St. Justin paid the ultimate price for his faith and the
Office of Readings for today describes his martyrdom.
The saints were seized and brought before the prefect of Rome, whose name was Rusticus. As they stood before the judgement seat, Rusticus the prefect said to Justin: “Above all, have faith in the gods and obey the emperors”. Justin said: “We cannot be accused or condemned for obeying the commands of our Saviour, Jesus Christ”.
Rusticus said: “What system of teaching do you profess?” Justin said: “I have tried to learn about every system, but I have accepted the true doctrines of the Christians, though these are not approved by those who are held fast by error”.
The prefect Rusticus said: “Are those doctrines approved by you, wretch that you are?” Justin said: “Yes, for I follow them with their correct teaching”.
The prefect Rusticus said: “What sort of teaching is that?” Justin said: “Worship the God of the Christians. We hold him to be from the beginning the one creator and maker of the whole creation, of things seen and things unseen. We worship also the Lord Jesus Christ, the Son of God. He was foretold by the prophets as the future herald of salvation for the human race and the teacher of distinguished disciples. For myself, since I am a human being, I consider that what I say is insignificant in comparison with his infinite godhead. I acknowledge the existence of a prophetic power, for the one I have just spoken of as the Son of God was the subject of prophecy. I know that the prophets were inspired from above when they spoke of his coming among men”.
Rusticus said: “You are a Christian, then?” Justin said: “Yes, I am a Christian”.
The prefect said to Justin: “You are called a learned man and think that you know what is true teaching. Listen: if you were scourged and beheaded, are you convinced that you would go up to heaven?” Justin said: “I hope that I shall God’s house if I suffer that way. For I know that God’s favour is stored up until the end of the whole world for all who have lived good lives”.
The prefect Rusticus said: “Do you have an idea that you will go up to heaven to receive some suitable rewards?” Justin said: “It is not an idea that I have; it is something I know well and hold to be most certain”.
The prefect Rusticus said: “Now let us come to the point at issue, which is necessary and urgent. Gather round then and with one accord offer sacrifice to the gods”. Justin said: “No one who is right thinking stoops from true worship to false worship”.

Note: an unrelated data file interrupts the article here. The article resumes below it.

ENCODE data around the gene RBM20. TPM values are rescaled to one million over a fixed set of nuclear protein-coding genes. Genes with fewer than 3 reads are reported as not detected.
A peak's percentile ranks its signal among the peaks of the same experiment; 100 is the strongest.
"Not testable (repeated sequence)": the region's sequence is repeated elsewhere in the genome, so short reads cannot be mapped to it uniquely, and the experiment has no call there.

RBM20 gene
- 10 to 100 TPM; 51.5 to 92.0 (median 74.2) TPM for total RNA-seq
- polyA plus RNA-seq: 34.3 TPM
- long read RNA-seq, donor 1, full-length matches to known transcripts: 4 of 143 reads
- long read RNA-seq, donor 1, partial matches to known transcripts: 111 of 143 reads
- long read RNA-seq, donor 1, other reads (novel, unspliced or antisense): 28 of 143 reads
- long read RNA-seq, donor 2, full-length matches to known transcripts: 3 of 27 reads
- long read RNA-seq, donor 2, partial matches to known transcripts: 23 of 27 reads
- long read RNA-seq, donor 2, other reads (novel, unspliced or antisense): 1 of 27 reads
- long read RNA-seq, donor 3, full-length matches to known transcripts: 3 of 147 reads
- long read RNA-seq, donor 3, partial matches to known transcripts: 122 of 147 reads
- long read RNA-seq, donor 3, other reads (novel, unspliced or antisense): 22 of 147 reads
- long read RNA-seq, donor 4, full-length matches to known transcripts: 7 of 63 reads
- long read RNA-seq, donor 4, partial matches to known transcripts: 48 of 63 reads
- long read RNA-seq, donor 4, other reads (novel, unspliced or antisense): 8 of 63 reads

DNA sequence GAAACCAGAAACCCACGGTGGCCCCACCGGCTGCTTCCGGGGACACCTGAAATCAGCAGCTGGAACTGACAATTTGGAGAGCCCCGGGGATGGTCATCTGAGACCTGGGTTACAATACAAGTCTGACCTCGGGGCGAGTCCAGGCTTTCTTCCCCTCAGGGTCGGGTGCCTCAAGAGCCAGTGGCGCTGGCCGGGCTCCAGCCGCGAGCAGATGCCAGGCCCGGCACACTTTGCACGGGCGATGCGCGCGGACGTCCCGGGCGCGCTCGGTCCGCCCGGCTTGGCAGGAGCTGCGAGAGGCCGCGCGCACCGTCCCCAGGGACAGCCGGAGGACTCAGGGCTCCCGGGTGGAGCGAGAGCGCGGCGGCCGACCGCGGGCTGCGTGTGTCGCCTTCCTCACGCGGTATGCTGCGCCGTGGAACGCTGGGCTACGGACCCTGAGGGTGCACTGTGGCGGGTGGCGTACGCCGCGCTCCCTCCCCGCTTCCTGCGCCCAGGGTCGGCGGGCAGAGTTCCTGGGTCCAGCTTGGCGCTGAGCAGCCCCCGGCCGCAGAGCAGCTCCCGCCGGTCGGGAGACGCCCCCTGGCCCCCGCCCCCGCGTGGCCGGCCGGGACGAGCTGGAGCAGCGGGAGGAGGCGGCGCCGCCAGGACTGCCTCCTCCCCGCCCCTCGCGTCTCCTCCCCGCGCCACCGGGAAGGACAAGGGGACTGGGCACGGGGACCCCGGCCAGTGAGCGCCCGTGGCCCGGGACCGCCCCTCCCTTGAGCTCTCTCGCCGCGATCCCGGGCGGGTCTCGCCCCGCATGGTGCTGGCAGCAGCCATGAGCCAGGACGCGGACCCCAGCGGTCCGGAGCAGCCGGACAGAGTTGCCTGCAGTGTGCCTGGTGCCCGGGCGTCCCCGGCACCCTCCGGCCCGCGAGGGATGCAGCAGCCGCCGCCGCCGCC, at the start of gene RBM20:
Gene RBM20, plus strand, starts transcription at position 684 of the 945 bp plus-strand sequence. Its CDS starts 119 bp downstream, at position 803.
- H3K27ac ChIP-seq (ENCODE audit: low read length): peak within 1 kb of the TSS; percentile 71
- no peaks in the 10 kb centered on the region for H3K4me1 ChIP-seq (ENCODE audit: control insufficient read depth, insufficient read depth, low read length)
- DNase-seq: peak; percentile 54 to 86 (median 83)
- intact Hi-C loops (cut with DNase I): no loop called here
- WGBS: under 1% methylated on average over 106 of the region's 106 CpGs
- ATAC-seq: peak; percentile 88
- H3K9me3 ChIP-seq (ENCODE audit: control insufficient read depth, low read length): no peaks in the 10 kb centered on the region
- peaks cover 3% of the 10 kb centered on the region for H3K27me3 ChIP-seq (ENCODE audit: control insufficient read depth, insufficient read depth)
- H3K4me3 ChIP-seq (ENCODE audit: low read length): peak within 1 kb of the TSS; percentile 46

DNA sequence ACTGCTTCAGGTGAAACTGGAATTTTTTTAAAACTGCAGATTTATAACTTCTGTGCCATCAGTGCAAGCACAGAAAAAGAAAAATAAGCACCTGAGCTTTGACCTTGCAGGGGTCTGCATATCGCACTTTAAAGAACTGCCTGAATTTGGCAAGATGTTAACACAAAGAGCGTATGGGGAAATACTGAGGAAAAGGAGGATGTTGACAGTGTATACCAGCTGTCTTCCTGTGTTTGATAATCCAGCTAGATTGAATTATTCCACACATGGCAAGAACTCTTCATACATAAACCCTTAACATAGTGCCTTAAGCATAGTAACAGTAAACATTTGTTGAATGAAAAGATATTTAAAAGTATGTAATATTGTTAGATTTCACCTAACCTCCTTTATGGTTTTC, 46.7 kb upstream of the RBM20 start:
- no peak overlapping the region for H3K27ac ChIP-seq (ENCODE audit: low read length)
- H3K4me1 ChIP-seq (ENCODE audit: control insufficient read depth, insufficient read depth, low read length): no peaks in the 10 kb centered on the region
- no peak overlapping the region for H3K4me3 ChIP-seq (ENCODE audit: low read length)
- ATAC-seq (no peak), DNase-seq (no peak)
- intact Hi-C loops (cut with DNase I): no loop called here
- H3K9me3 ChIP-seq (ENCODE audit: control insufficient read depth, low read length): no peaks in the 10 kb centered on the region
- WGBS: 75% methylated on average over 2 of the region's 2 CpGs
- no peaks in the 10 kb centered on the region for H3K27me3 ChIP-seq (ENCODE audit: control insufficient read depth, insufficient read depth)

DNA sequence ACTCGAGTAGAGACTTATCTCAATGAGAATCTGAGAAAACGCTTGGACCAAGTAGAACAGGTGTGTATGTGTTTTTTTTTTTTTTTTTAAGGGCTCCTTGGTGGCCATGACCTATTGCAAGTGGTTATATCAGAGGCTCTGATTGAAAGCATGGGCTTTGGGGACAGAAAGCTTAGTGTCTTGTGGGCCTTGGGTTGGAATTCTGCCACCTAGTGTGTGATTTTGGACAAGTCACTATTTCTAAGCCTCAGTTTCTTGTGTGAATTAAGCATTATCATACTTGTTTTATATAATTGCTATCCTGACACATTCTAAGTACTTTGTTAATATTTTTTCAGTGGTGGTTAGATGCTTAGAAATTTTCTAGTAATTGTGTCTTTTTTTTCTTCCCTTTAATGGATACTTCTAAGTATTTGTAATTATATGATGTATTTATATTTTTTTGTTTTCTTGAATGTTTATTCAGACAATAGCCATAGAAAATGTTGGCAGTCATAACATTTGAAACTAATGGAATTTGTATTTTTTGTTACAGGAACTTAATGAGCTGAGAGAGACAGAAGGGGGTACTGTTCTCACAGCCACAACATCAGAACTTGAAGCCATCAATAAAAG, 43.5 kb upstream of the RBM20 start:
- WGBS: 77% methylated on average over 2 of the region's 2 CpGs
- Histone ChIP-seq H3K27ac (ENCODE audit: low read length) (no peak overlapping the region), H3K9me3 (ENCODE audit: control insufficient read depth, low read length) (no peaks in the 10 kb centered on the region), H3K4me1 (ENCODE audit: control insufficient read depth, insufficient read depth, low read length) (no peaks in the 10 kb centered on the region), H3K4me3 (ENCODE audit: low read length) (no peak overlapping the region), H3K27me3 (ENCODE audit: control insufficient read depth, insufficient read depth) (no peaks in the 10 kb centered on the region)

The prefect Rusticus said: “If you do not do as you are commanded you will be tortured without mercy”. Justin said: “We hope to suffer torment for the sake of our Lord Jesus Christ, and so be saved. For this will bring us salvation and confidence as we stand before the more terrible and universal judgement-seat of our Lord and Saviour”.
In the same way the other martyrs also said: “Do what you will. We are Christians; we do not offer sacrifice to idols”.
The prefect Rusticus pronounced sentence, saying: “Let those who have refused to sacrifice to the gods and to obey the command of the emperor be scourged and led away to suffer capital punishment according to the ruling of the laws”. Glorifying God, the holy martyrs went out to the accustomed place. They were beheaded, and so fulfilled their witness of martyrdom in confessing their faith in their Saviour.
St. Justin's approach regarding the relationships between faith and reason, theology and philosophy, has been pretty much that of mainstream Catholic theology since his time, Tertullian and his 'What has Athens to do with Jerusalem?' quip notwithstanding. It accords well with our Catholic understanding of the nature of the fall that we can humbly aim at a synthesis between faith and reason. Without reducing God to our level, we can argue for the reasonableness of the Christian faith. Personally, I would see it as being a case of our reason being able to apprehend the mysteries of God, whilst understanding that they are not to be comprehended. Philosophy allows us to develop a vocabulary and grammar to make our theological thinking rigorous and it also makes us more keenly aware of the problems and questions that God's revelation in Jesus Christ provides the ultimate answer to! Interestingly, there is also an opposite (if less significant) movement. Theology can inspire philosophical thought. The great medieval theologians were philosophers by default, whilst more recently Leibniz (though not a Catholic) was inspired by the doctrine of Transubstantiation to refine his metaphysical system. Not very approvingly, Nietzsche once wrote: 'Among Germans I am immediately understood when I say that philosophy has been corrupted by theologians’ blood. The Protestant parson is the grandfather of German philosophy'. One might also think of Kierkegaard and St. Edith Stein.
On a slightly related note, some of you might be interested by the following Imaginary Dialogue between St.Thérèse of Lisieux and Friedrich Nietzsche by a Rome based Jesuit Fr. Michael Paul Gallagher, an expert in the field of unbelief. (No, that's not an invitation for wisecracks about Jesuits and unbelief!)
Also worth a look is this piece (Microsoft Word Document) by distinguished Catholic philosopher and Thomist Prof Eleonore Stump of St. Louis University who recently gave a series of talks here in Rome.